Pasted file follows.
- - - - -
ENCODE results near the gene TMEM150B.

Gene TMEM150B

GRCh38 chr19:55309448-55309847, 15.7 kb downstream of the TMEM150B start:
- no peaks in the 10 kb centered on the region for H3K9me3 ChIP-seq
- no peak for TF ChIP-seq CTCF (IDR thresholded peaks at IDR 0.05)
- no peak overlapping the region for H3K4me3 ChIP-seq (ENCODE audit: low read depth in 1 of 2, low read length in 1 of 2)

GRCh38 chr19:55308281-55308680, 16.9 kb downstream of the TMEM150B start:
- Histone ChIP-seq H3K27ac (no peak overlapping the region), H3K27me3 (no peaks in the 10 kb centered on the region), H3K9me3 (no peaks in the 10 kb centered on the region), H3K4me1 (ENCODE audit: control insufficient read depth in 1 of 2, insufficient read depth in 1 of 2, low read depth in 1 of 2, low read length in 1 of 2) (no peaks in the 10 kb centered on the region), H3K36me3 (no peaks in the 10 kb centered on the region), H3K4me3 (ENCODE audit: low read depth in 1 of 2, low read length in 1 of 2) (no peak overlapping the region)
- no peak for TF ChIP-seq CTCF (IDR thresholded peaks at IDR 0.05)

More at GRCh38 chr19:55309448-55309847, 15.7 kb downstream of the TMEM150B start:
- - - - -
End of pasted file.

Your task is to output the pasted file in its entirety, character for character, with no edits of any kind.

ENCODE results near the gene TMEM150B.

Gene TMEM150B

GRCh38 chr19:55309448-55309847, 15.7 kb downstream of the TMEM150B start:
- no peaks in the 10 kb centered on the region for H3K9me3 ChIP-seq
- no peak for TF ChIP-seq CTCF (IDR thresholded peaks at IDR 0.05)
- no peak overlapping the region for H3K4me3 ChIP-seq (ENCODE audit: low read depth in 1 of 2, low read length in 1 of 2)

GRCh38 chr19:55308281-55308680, 16.9 kb downstream of the TMEM150B start:
- Histone ChIP-seq H3K27ac (no peak overlapping the region), H3K27me3 (no peaks in the 10 kb centered on the region), H3K9me3 (no peaks in the 10 kb centered on the region), H3K4me1 (ENCODE audit: control insufficient read depth in 1 of 2, insufficient read depth in 1 of 2, low read depth in 1 of 2, low read length in 1 of 2) (no peaks in the 10 kb centered on the region), H3K36me3 (no peaks in the 10 kb centered on the region), H3K4me3 (ENCODE audit: low read depth in 1 of 2, low read length in 1 of 2) (no peak overlapping the region)
- no peak for TF ChIP-seq CTCF (IDR thresholded peaks at IDR 0.05)

More at GRCh38 chr19:55309448-55309847, 15.7 kb downstream of the TMEM150B start: